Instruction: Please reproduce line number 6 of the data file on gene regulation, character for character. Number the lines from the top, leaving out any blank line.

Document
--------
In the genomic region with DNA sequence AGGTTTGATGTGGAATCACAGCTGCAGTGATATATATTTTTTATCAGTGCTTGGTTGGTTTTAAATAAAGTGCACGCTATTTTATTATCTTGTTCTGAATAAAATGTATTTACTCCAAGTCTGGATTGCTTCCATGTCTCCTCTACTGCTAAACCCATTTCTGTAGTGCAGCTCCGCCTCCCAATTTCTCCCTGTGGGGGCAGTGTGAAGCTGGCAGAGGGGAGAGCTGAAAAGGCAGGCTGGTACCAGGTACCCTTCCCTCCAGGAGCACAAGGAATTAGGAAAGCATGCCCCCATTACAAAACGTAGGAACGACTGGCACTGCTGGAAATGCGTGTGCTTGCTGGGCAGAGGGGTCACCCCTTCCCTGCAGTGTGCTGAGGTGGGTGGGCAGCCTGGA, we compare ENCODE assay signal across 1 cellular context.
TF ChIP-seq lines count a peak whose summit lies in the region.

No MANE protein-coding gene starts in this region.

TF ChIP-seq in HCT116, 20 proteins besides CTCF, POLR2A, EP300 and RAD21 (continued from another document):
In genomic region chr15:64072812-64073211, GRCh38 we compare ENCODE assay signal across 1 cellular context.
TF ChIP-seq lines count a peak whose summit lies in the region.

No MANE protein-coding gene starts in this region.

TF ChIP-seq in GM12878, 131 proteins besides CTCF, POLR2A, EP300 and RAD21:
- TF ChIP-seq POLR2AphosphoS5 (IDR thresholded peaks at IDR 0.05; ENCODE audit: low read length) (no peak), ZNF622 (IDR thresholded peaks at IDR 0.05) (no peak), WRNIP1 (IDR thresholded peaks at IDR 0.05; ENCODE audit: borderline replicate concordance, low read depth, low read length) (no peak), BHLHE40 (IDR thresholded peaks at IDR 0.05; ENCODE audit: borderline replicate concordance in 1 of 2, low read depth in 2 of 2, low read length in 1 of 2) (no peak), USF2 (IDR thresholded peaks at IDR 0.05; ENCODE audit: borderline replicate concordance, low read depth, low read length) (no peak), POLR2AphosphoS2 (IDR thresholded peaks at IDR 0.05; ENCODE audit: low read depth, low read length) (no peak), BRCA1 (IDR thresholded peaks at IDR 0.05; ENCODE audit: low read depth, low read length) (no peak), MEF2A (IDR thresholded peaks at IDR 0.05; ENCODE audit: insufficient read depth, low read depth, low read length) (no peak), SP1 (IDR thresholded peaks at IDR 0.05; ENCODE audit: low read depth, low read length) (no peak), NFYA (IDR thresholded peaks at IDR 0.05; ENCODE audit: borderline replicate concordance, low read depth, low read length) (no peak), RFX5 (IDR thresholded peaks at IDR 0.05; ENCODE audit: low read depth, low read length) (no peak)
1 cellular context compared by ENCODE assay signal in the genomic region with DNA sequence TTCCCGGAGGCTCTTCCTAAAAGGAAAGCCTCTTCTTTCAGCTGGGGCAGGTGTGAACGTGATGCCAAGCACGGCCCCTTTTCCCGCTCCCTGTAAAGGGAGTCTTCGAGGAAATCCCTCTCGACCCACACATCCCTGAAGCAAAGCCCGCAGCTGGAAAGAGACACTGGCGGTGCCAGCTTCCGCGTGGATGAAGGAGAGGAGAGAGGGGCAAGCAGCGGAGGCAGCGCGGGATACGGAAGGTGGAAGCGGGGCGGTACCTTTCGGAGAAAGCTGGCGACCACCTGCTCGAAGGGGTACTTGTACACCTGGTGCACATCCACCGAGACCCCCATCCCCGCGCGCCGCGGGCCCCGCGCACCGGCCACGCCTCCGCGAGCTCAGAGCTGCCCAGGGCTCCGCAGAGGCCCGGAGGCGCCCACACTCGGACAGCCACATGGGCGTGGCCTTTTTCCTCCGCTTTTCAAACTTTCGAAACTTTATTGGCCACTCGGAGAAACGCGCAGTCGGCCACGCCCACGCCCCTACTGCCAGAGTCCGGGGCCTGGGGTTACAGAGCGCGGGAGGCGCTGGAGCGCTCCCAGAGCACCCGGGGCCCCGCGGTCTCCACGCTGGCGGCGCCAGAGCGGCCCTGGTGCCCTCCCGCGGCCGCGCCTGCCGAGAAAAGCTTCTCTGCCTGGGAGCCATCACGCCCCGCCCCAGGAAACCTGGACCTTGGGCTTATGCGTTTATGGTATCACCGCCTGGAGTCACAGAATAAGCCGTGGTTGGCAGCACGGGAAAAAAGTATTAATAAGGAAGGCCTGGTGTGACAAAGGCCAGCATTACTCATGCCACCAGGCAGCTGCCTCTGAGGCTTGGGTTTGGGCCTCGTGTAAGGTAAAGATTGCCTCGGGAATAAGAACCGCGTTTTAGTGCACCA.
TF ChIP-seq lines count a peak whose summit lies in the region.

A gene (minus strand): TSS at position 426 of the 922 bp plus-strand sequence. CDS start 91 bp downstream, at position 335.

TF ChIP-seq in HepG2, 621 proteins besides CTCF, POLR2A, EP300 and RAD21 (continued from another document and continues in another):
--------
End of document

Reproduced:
TF ChIP-seq lines count a peak whose summit lies in the region.